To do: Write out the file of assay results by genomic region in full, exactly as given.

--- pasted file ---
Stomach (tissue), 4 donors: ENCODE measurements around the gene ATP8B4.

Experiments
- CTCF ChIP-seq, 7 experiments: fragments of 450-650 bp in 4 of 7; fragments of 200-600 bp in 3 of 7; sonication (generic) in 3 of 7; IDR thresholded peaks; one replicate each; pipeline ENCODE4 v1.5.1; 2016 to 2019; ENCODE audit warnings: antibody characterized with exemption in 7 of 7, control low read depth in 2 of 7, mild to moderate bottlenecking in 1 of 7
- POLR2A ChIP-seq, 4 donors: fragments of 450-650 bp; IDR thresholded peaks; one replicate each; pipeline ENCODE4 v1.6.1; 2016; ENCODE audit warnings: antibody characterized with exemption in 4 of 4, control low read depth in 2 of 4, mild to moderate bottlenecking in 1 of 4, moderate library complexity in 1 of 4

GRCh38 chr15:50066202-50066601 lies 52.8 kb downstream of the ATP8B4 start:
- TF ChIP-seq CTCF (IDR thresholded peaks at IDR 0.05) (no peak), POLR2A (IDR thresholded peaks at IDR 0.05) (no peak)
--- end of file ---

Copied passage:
Stomach (tissue), 4 donors: ENCODE measurements around the gene ATP8B4.

Experiments
- CTCF ChIP-seq, 7 experiments: fragments of 450-650 bp in 4 of 7; fragments of 200-600 bp in 3 of 7; sonication (generic) in 3 of 7; IDR thresholded peaks; one replicate each; pipeline ENCODE4 v1.5.1; 2016 to 2019; ENCODE audit warnings: antibody characterized with exemption in 7 of 7, control low read depth in 2 of 7, mild to moderate bottlenecking in 1 of 7
- POLR2A ChIP-seq, 4 donors: fragments of 450-650 bp; IDR thresholded peaks; one replicate each; pipeline ENCODE4 v1.6.1; 2016; ENCODE audit warnings: antibody characterized with exemption in 4 of 4, control low read depth in 2 of 4, mild to moderate bottlenecking in 1 of 4, moderate library complexity in 1 of 4

GRCh38 chr15:50066202-50066601 lies 52.8 kb downstream of the ATP8B4 start:
- TF ChIP-seq CTCF (IDR thresholded peaks at IDR 0.05) (no peak), POLR2A (IDR thresholded peaks at IDR 0.05) (no peak)